Going from Thumb Pain to Thumbs Up
Practically everything we do involves our thumbs: pulling on pants, holding our coffee mug, gripping the steering wheel, or turning a key. So thumb pain can really make everyday activities more difficult. The most common cause of thumb pain is basal joint arthritis.
Arthritis, especially that in the hands, appears to run in families. Women are more likely to develop osteoarthritis in the hands than men. It is more common among those over age 40 and those who do jobs or activities that require repetitive pinching or gripping activities like factory work and sewing.
Just like other types of osteoarthritis, basal joint arthritis occurs when the cartilage buffer between the joints is worn away. Bone rubs on bone, and it can be painful. It can also be caused by an injury to the thumb. Symptoms include swelling, stiffness, decreased strength, decreased range of motion, and pain. The thumb can appear “out of joint” or subluxated. The pain can be constant or brought on by use. Limiting use can cause a decrease in muscle around the base of the thumb.
There are lots of non-surgical treatments to try, including resting the joint, ice, heat, topical ointments, and anti-inflammatory medications. Patients may find bracing helpful or using products that are designed to be more ergonomic, like fat pens and jar grippers. Some patients find massage, acupuncture, and paraffin wax therapy helpful as well.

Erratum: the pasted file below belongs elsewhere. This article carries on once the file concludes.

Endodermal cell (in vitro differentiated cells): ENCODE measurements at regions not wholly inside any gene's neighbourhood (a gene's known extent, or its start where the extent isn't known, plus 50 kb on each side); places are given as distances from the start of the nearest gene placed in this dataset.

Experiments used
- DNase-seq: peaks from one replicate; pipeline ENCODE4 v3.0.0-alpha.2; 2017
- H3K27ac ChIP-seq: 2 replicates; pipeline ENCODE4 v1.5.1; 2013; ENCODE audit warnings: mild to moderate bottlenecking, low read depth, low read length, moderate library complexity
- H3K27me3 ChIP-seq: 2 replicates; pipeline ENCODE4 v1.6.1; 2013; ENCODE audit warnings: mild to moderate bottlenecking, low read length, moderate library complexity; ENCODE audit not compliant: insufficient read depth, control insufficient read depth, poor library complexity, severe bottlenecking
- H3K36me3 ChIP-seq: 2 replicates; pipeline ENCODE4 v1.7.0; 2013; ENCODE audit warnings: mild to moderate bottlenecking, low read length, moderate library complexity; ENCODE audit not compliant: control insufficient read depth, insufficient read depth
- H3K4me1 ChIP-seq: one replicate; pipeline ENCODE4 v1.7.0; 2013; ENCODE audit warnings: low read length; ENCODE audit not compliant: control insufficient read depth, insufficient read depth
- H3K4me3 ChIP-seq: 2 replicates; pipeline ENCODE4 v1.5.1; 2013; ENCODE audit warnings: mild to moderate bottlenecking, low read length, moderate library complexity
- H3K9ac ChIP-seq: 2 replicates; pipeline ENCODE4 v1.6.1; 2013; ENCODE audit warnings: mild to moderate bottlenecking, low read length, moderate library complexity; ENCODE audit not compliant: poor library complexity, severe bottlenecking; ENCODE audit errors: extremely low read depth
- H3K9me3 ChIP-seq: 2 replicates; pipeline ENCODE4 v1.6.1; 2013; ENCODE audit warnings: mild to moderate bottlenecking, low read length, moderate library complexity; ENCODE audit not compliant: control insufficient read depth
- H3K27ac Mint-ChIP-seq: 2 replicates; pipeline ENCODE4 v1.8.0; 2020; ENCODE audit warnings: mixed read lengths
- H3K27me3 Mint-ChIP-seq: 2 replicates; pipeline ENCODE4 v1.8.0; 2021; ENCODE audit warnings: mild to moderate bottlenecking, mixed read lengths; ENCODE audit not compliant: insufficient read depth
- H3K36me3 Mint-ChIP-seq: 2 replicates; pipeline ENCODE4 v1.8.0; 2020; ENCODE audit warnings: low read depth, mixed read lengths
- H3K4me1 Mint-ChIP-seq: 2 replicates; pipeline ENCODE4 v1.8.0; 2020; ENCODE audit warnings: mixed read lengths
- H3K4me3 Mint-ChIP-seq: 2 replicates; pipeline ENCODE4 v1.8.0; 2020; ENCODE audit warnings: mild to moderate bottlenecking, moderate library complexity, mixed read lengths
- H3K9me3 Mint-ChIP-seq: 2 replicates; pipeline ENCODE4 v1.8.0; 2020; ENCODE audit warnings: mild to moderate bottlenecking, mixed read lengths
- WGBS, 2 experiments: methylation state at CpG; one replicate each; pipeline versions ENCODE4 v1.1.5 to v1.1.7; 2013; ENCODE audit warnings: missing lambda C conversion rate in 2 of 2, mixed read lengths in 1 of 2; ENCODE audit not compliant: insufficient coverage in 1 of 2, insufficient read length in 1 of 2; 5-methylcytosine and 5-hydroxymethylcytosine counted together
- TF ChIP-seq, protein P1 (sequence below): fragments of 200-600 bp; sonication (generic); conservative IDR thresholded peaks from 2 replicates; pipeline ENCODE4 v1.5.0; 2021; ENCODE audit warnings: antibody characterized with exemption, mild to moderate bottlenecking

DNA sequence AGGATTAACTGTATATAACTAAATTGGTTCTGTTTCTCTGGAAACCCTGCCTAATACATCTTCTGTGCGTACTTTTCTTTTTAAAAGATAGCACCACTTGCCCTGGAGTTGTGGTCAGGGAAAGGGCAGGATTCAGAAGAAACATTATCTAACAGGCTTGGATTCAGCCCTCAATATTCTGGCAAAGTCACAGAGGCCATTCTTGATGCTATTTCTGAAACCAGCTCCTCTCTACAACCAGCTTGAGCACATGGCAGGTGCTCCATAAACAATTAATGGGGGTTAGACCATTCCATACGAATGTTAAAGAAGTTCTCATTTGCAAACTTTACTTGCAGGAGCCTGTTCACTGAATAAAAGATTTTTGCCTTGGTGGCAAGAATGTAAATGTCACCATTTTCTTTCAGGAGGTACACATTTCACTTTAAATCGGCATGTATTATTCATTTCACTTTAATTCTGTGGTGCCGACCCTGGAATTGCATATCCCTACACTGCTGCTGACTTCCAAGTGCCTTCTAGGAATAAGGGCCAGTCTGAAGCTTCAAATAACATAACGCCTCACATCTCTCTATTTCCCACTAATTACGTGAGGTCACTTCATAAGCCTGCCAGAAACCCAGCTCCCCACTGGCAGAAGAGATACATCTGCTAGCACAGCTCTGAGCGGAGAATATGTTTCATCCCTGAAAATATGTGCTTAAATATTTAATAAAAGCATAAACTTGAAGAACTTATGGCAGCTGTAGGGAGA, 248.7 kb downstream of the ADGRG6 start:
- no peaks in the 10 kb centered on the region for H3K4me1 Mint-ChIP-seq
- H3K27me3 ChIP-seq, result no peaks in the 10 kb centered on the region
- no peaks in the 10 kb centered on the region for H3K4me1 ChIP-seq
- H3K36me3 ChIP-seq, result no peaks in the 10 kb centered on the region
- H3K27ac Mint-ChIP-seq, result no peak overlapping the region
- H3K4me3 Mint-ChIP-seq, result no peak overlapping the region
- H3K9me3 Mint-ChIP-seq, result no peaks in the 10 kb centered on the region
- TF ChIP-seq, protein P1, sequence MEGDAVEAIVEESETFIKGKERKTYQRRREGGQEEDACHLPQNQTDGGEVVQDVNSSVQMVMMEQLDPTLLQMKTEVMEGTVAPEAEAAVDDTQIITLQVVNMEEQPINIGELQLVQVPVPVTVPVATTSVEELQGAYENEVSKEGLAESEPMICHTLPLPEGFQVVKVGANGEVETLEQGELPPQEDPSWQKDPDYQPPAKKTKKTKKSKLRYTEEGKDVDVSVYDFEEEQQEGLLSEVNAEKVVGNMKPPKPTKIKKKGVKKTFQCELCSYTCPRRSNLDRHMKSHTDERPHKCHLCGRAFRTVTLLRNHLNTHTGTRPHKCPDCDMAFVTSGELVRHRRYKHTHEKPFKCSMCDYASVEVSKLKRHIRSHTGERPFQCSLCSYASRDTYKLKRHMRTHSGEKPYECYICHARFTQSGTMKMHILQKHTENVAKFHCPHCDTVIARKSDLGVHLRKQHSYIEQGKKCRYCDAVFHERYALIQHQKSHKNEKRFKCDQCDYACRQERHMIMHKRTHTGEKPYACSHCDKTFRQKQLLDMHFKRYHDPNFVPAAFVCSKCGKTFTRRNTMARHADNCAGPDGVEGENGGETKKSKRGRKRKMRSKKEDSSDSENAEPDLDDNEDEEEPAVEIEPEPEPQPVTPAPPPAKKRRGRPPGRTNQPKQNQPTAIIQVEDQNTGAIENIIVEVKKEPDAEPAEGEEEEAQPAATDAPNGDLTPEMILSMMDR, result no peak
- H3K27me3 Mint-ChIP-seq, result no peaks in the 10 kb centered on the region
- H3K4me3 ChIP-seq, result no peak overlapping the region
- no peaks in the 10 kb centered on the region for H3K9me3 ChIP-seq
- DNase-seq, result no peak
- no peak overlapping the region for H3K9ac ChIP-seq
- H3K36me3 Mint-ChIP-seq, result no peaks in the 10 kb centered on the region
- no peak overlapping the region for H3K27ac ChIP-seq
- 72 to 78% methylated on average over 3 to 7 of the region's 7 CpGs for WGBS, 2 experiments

If they have tried the other options, patients can consult their primary care physician for a referral to a hand surgeon to evaluate and treat the joint. The surgeon may be able to diagnose with a simple physical exam or may need an x-ray. These steps are important because they help rule out the other potential causes for the pain.
Steroid injections into the thumb basal joint can provide lasting relief for many patients with mild or moderate arthritis. If all else fails and the pain is still severe, the patient can opt for surgery. The most common surgery for thumb basal joint arthritis is a CMC arthroplasty where one of the bones causing the pain is removed. Traditionally, when the joint is removed it is replaced with a tendon from your forearm. More modern techniques eliminate the need to take the forearm tendon and can stabilize the joint with a strong suture instead. Patients should expect 6 weeks of full-time splinting and 3 months of occupational therapy.
Many patients will find that home treatments will work to reduce the pain at first, but basal joint arthritis will often worsen over time. Surgery may be the only option for pain relief once other options no longer work to control the pain. Fortunately, once the patient has healed and the therapy is complete, most patients have little pain, better strength and much greater function after surgery.
David Veltre, MD, is a fellowship-trained hand surgeon at SVMC Orthopedics in Bennington, VT. He also sees patients at Northern Berkshire Orthopedics in Williamstown, MA.